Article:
Baby Wearing, defined as the act of wearing or carrying your baby whether it’s with a carrier, sling or cloth, has been prevalent for centuries. Nomadic people would wear their babies to travel more effectively, whilst families in Africa, Mexico and many other parts of the world continue to use traditional carriers to wear their babies daily. In more recent years, we have seen more baby carrier brands emerging and offering various modern upgrades, but the objectives all remain the same — to allow parents to keep their baby close and handsfree.
“Carrying your baby is essential to their normal physical, psychological and neurological development. Human bodies are adapted to be a carrying species, it is part of our evolutionary history, however, our bodies are not as fit or as strong as our nomadic ancestors. It can be hard to carry in arms for prolonged periods of time. Nevertheless, babies need to be held, so a good, safe sling can be very useful in to help with increasing carrying frequency.” Carrying Matters
According to Carrying Matters, a support website run by the award winning Dr Rosie Knowles, there are plenty of benefits to baby wearing, both for baby and wearer. Here are a handful of key benefits:
- It encourages bonding with the parent and helps to meets baby’s strong need for a sense of security and attachment, which will lead to greater confidence and independence later in life, as well as greater resilience and better long-term physical health.
- It helps to regulate temperature, heart and respiratory rates, and emotional and physical growth. This can be especially useful for premature babies (the term “kangaroo care” and “fourth trimester” come from this concept) or children who are unwell.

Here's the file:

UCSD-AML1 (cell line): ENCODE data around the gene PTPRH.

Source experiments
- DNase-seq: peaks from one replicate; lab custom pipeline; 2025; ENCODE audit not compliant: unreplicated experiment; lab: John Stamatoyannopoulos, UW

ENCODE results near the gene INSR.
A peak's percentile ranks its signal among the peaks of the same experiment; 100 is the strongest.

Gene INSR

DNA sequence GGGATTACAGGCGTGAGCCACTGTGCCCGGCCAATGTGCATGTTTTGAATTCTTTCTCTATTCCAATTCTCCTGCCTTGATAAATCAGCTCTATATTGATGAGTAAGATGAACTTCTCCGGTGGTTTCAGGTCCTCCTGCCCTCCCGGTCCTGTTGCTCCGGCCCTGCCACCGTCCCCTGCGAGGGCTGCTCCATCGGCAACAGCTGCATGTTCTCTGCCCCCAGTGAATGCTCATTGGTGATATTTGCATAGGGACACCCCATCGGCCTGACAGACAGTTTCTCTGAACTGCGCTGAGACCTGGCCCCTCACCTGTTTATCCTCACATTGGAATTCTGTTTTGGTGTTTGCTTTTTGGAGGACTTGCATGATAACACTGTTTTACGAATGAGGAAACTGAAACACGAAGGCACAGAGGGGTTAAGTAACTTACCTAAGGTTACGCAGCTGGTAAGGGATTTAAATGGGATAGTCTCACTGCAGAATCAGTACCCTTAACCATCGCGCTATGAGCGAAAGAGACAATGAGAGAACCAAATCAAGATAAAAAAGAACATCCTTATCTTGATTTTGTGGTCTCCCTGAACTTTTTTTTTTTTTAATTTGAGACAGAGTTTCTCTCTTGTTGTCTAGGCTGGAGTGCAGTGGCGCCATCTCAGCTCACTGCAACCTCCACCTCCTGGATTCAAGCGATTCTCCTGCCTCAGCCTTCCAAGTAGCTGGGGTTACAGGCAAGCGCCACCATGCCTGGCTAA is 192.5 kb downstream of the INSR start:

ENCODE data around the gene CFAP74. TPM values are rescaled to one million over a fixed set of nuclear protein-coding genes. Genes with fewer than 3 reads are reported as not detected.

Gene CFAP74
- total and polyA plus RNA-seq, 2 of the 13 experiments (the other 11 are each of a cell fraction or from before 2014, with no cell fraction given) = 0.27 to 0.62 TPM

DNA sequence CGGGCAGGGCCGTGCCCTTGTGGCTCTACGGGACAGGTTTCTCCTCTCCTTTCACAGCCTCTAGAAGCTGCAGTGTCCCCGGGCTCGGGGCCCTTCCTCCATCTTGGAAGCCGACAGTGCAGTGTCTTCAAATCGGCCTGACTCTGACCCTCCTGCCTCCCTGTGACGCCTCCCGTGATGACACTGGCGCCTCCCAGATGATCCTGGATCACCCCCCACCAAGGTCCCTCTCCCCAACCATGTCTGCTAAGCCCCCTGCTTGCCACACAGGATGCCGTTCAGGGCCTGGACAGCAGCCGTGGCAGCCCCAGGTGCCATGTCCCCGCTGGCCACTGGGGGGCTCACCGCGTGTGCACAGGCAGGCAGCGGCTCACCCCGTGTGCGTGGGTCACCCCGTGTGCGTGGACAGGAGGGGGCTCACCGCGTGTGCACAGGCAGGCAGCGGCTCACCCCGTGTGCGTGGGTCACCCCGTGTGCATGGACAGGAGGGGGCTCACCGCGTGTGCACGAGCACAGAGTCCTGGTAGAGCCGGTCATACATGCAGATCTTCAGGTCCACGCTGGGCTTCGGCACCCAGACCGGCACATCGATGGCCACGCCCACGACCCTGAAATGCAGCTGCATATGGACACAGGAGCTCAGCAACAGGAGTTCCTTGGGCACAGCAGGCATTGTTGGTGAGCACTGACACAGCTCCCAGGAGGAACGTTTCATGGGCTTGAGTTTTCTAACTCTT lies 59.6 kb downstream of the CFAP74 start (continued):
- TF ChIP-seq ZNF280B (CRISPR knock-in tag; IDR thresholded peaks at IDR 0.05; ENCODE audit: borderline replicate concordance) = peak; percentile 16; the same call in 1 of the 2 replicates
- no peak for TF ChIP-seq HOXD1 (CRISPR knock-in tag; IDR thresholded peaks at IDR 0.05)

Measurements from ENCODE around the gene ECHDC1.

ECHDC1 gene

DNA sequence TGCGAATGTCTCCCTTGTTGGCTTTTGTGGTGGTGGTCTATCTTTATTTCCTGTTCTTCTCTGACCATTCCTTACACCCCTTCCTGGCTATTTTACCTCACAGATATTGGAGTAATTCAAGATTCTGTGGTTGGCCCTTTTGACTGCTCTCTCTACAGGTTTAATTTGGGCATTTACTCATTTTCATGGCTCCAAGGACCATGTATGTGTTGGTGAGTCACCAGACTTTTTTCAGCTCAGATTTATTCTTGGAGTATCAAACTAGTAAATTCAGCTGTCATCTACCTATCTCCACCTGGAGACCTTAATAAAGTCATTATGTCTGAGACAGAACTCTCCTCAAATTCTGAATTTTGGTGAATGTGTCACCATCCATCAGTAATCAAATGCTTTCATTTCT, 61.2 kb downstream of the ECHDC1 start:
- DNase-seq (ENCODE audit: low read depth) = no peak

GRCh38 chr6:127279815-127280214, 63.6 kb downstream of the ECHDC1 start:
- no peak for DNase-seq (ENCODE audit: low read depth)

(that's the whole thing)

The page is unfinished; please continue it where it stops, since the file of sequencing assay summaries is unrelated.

- It promotes and encourages the establishment of a successful breastfeeding relationship, in part due to the oxytocin release from the soft touch. Mothers who carry their children in soft slings are more likely to breastfeed beyond the early weeks.
- Soft touch has many benefits for neurodevelopment and and helping the social brain to form.
- Regular close skin contact is believed to help babies regulate their circadian rhythms better and distinguish the difference between night and day sleep.
As well as these very official and sensible benefits, we’ve rounded up some of our own favourite reasons to baby wear, as told by mums:
- Eating your lunch (and subsequently brushing crumbs off baby’s head)
- Preparing breakfast and cooking dinner
- Walking the dog and getting chores done – baby seems to like the noise of the hoover!
- Replying to emails (no one is judging the spelling mistakes)
- Popping to the shop – as long as you don’t come out with several bags for life
- Taking selfies with bubba or having a little dance together
- School run for bigger kids
- Getting some exercise in! Baby wearing is a workout.
- Carrying toddlers when they refuse to get in the pram or walk nicely!
- Twins! So handy for soothing one baby while dealing with the other
Do you wear your baby? Share your thoughts and experiences in the comments below!